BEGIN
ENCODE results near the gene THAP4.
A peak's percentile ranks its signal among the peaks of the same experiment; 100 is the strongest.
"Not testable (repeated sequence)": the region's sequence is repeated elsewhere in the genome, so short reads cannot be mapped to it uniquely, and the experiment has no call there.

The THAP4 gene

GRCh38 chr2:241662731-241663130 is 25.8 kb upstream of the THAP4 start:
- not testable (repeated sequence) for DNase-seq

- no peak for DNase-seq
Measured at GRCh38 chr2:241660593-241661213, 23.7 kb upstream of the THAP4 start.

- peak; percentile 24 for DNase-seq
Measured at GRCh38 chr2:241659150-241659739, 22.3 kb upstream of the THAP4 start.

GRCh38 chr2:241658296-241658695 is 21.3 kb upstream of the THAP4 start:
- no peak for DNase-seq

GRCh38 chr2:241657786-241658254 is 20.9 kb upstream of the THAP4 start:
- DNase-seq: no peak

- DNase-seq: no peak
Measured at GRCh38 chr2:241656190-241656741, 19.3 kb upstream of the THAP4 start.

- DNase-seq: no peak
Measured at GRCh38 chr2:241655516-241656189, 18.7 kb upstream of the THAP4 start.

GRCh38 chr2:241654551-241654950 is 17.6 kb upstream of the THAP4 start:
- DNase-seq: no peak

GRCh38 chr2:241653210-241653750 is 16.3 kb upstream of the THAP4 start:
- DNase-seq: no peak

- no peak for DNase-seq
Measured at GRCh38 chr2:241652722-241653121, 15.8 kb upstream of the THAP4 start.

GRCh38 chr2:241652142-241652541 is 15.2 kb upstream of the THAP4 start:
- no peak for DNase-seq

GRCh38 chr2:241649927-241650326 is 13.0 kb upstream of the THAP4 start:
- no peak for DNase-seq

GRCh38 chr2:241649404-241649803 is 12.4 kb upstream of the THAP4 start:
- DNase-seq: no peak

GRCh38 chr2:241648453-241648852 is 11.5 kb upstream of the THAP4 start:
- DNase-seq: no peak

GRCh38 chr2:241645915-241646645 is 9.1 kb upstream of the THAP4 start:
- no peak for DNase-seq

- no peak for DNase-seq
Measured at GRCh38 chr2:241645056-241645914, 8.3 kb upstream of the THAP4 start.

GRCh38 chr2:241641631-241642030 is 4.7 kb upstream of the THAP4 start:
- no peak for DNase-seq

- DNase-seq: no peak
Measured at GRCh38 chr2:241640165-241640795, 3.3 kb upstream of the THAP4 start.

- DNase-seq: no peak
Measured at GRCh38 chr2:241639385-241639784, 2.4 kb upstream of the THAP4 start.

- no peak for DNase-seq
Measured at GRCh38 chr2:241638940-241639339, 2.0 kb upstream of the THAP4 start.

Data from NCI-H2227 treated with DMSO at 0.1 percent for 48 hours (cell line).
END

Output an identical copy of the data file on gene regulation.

ENCODE results near the gene THAP4.
A peak's percentile ranks its signal among the peaks of the same experiment; 100 is the strongest.
"Not testable (repeated sequence)": the region's sequence is repeated elsewhere in the genome, so short reads cannot be mapped to it uniquely, and the experiment has no call there.

The THAP4 gene

GRCh38 chr2:241662731-241663130 is 25.8 kb upstream of the THAP4 start:
- not testable (repeated sequence) for DNase-seq

- no peak for DNase-seq
Measured at GRCh38 chr2:241660593-241661213, 23.7 kb upstream of the THAP4 start.

- peak; percentile 24 for DNase-seq
Measured at GRCh38 chr2:241659150-241659739, 22.3 kb upstream of the THAP4 start.

GRCh38 chr2:241658296-241658695 is 21.3 kb upstream of the THAP4 start:
- no peak for DNase-seq

GRCh38 chr2:241657786-241658254 is 20.9 kb upstream of the THAP4 start:
- DNase-seq: no peak

- DNase-seq: no peak
Measured at GRCh38 chr2:241656190-241656741, 19.3 kb upstream of the THAP4 start.

- DNase-seq: no peak
Measured at GRCh38 chr2:241655516-241656189, 18.7 kb upstream of the THAP4 start.

GRCh38 chr2:241654551-241654950 is 17.6 kb upstream of the THAP4 start:
- DNase-seq: no peak

GRCh38 chr2:241653210-241653750 is 16.3 kb upstream of the THAP4 start:
- DNase-seq: no peak

- no peak for DNase-seq
Measured at GRCh38 chr2:241652722-241653121, 15.8 kb upstream of the THAP4 start.

GRCh38 chr2:241652142-241652541 is 15.2 kb upstream of the THAP4 start:
- no peak for DNase-seq

GRCh38 chr2:241649927-241650326 is 13.0 kb upstream of the THAP4 start:
- no peak for DNase-seq

GRCh38 chr2:241649404-241649803 is 12.4 kb upstream of the THAP4 start:
- DNase-seq: no peak

GRCh38 chr2:241648453-241648852 is 11.5 kb upstream of the THAP4 start:
- DNase-seq: no peak

GRCh38 chr2:241645915-241646645 is 9.1 kb upstream of the THAP4 start:
- no peak for DNase-seq

- no peak for DNase-seq
Measured at GRCh38 chr2:241645056-241645914, 8.3 kb upstream of the THAP4 start.

GRCh38 chr2:241641631-241642030 is 4.7 kb upstream of the THAP4 start:
- no peak for DNase-seq

- DNase-seq: no peak
Measured at GRCh38 chr2:241640165-241640795, 3.3 kb upstream of the THAP4 start.

- DNase-seq: no peak
Measured at GRCh38 chr2:241639385-241639784, 2.4 kb upstream of the THAP4 start.

- no peak for DNase-seq
Measured at GRCh38 chr2:241638940-241639339, 2.0 kb upstream of the THAP4 start.

Data from NCI-H2227 treated with DMSO at 0.1 percent for 48 hours (cell line).